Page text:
The power of communication in a bundled payment world

When hospitals enter into the bundled payment world, they become responsible for the cost of an entire episode of care — including what happens both before and after the actual care intervention, such as patient preparation and care provided beyond their own four walls.

Communication with various stakeholders was a major part of a panel discussion on implementing care bundles at the Becker's Hospital Review 6th Annual Meeting May 7 in Chicago. Moderated by Michael Wolford, a manager in the strategy market for DHG Healthcare, the panelists were:

  • Denise McGinley, RN, service line director for the Center of Orthopaedic Innovation at St. Luke's Medical Center (Phoenix) and Tempe (Ariz.) St. Luke's Hospital
  • Kristen Yntema, the vice president of regional development and innovation for Advanced Home Care, and
  • Margie Zeglen, the director of bundled payments, business development and planning for Palos (Ill.) Community Hospital

Since most bundles make provider organizations responsible for a 90-day period of care, that represents a major change in thinking for many providers who are used to simply treating and releasing a patient.

Advanced Home Care is participating in the BPCI Model 3 in three 90-day bundles: chronic obstructive pulmonary disease, congestive heart failure and pneumonia. However, Ms. Yntema noted that a typical patient for her organization was 40-45 days. "We're learning that we have opportunities there…and what to do in days 45-90," she said.

Ms. McGinley's organization is also learning about what to do in that new 90-day period of responsibility. Her organization is participating in BPCI Model 2 in the major joint replacement of the lower extremity 90-day bundle. Ms. McGinley is working to "knock down the wall of surgical tunnel vision" and get surgeons to own the patient for the full 90 days. When surgeons start thinking about a patient from start to finish and communicating with them before and after surgery, it can reduce readmissions and improve outcomes.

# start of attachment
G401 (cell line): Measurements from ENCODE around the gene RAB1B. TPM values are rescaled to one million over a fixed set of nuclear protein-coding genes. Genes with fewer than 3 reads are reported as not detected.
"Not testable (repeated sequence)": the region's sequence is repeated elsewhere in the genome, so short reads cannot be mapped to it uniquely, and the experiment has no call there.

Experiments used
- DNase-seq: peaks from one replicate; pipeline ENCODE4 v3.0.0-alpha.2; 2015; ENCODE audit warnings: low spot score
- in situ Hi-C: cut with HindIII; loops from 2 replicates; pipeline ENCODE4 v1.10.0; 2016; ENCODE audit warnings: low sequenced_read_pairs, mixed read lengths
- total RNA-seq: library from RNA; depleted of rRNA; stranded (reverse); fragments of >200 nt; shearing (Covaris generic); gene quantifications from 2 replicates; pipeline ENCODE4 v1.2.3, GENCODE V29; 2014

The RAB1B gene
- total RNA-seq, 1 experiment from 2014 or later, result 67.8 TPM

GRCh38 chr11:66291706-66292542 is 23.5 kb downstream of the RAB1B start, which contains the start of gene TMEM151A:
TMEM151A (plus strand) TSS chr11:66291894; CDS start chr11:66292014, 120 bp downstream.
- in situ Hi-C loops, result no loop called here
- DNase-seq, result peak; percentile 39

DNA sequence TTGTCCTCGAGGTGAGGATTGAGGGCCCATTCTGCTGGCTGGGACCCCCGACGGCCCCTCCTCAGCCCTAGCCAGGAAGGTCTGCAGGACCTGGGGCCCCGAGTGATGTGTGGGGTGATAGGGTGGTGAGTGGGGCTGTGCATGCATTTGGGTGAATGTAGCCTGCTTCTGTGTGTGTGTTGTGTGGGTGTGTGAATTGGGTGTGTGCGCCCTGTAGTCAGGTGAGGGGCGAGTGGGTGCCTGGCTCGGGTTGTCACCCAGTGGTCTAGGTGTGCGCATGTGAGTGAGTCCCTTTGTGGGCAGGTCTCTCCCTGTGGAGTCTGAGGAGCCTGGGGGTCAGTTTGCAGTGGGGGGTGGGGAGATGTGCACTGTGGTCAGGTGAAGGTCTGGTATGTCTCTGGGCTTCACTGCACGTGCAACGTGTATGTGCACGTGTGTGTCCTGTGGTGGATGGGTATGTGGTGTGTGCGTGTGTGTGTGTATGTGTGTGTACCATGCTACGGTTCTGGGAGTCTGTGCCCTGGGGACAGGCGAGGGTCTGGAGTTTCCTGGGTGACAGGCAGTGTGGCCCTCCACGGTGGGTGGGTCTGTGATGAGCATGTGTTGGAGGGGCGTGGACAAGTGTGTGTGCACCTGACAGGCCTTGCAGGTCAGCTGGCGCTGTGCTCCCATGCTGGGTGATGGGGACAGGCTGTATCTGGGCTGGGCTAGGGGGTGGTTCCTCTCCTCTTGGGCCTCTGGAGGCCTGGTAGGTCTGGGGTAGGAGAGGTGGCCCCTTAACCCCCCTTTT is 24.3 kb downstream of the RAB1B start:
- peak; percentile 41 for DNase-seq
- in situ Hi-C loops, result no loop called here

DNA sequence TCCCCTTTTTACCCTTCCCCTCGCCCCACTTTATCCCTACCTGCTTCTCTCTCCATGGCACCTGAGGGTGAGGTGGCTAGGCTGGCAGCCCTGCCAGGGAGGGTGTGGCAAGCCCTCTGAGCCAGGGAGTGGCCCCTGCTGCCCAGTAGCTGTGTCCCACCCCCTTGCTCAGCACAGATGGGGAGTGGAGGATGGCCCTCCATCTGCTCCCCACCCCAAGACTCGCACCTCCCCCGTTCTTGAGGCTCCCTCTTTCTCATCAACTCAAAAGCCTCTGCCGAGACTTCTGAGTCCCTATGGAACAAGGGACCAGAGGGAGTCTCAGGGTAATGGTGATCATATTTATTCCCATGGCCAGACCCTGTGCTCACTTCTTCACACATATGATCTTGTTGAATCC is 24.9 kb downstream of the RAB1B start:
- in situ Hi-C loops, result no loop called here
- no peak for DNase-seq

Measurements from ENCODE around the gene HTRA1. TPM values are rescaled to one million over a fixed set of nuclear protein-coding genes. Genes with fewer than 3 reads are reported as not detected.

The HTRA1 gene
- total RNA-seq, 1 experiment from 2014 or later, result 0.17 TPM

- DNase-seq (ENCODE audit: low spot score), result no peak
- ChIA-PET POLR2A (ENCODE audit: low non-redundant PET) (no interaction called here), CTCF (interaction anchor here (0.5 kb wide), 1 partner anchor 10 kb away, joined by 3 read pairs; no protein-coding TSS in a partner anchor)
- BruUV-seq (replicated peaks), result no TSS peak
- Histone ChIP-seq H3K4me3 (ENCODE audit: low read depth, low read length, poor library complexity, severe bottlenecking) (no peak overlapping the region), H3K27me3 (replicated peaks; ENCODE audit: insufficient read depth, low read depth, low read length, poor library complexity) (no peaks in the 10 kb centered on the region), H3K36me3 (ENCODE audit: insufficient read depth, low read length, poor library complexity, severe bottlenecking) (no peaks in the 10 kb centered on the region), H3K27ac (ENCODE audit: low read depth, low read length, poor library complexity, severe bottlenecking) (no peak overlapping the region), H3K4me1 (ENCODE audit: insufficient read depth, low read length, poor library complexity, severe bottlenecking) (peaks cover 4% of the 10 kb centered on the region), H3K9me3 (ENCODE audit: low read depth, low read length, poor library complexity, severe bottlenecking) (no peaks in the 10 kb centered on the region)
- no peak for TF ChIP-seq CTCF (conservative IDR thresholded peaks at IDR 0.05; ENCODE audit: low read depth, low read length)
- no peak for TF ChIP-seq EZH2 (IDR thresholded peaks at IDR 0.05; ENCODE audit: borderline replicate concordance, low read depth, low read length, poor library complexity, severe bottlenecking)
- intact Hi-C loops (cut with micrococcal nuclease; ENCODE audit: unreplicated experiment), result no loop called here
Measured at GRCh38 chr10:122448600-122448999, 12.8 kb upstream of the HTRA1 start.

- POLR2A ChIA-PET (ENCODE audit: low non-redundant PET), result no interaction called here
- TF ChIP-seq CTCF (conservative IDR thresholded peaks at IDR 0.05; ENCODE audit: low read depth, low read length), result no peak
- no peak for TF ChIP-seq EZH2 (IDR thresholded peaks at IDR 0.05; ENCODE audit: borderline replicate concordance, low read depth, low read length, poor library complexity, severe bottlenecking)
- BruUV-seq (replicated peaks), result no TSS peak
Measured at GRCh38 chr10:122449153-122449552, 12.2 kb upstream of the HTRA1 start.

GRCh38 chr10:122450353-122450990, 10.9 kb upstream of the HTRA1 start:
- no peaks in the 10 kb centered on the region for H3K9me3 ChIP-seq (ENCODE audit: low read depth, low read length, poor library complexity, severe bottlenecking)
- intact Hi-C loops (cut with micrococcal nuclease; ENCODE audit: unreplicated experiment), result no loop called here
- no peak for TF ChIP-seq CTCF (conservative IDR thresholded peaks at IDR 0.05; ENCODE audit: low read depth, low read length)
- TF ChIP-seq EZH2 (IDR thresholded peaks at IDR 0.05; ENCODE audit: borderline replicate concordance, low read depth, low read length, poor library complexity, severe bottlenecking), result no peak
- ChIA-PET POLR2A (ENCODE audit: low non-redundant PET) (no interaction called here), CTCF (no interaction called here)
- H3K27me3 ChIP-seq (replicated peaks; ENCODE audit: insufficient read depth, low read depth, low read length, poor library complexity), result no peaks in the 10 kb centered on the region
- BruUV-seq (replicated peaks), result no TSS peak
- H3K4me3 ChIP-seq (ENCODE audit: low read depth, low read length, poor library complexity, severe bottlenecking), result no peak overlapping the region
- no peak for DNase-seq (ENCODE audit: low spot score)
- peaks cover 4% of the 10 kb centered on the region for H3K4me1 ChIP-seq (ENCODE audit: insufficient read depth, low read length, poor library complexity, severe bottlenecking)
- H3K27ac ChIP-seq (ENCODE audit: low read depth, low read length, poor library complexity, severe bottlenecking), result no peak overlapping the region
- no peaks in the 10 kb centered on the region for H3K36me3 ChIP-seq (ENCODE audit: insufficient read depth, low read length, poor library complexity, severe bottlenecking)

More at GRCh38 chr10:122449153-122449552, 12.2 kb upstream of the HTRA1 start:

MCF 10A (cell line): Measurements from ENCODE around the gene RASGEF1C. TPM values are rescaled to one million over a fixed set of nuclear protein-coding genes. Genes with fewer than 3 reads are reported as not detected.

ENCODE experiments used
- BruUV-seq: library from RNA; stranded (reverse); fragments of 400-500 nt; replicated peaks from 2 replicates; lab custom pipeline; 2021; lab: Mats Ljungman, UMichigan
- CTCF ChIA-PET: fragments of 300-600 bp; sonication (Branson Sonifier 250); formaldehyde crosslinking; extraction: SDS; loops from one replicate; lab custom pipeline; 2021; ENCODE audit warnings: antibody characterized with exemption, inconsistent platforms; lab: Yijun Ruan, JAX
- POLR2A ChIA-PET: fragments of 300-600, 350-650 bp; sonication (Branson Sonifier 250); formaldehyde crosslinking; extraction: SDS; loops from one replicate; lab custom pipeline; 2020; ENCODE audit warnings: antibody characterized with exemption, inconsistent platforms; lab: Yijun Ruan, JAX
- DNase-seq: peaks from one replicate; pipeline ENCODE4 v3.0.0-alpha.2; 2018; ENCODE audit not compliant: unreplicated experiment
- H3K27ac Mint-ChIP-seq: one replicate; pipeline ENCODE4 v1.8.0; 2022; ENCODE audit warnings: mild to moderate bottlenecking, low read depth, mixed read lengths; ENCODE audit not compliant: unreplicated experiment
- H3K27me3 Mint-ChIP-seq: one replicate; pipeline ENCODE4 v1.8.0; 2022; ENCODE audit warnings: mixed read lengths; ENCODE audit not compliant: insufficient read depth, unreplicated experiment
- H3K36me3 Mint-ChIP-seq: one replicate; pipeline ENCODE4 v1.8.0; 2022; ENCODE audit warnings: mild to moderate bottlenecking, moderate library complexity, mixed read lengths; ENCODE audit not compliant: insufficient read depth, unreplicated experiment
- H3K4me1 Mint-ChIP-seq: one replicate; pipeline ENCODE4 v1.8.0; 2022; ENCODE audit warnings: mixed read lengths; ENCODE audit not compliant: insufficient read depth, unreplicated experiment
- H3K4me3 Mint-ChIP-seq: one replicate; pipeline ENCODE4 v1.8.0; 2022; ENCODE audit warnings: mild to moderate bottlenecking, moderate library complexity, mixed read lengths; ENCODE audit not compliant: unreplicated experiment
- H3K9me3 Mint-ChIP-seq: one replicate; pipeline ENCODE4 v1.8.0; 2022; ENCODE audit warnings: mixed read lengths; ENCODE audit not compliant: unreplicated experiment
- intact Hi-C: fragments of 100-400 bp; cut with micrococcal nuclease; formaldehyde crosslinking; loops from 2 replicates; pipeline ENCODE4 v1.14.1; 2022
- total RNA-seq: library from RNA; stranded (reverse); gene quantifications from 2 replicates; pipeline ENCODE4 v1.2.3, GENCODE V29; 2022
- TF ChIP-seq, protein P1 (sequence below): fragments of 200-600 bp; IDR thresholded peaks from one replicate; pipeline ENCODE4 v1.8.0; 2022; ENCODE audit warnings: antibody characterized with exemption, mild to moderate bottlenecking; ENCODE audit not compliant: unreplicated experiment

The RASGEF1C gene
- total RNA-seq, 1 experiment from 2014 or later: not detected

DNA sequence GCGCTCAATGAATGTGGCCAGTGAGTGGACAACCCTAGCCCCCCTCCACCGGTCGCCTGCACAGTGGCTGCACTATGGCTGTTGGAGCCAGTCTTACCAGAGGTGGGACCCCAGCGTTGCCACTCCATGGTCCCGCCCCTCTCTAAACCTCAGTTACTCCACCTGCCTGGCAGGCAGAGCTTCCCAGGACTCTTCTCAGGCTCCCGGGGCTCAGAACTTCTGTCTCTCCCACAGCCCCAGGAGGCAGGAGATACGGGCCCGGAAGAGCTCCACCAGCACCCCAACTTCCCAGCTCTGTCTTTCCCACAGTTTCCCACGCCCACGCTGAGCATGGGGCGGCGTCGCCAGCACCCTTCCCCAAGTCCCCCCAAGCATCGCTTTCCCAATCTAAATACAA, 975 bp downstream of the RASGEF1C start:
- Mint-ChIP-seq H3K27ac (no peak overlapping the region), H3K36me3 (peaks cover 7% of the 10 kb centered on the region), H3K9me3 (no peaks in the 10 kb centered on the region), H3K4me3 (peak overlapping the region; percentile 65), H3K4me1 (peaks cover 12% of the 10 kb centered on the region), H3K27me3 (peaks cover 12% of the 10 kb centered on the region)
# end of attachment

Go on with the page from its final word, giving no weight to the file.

In addition to changing how surgeons think about their patients and communicating more with them, healthcare organizations in the same area also need to communicate with each other. "What I've learned is everything is better when you talk to people," Ms. McGinley said. "We are much tighter in terms of relationships in the healthcare community than we ever were before" since implementing bundled payments.

Ms. Zeglen agreed with that sentiment. "The most valuable thing we've learned is you have to communicate," she said. Her organization is also in BPCI Model 2 90-day bundle for major joint replacement of the lower extremity and is learning that patient communication is critical. Now, when a patient is scheduled for surgery, someone from Palos Community Hospital reaches out. Staff also extensively goes over a discharge planning checklist to make sure patients understand what they need to do to avoid a readmission.

Additionally, communicating with outside providers has also been helpful for Ms. Zeglen and Palos' program. She has found that post-acute care providers are "interested in working with us and meeting the expectations…of the program."

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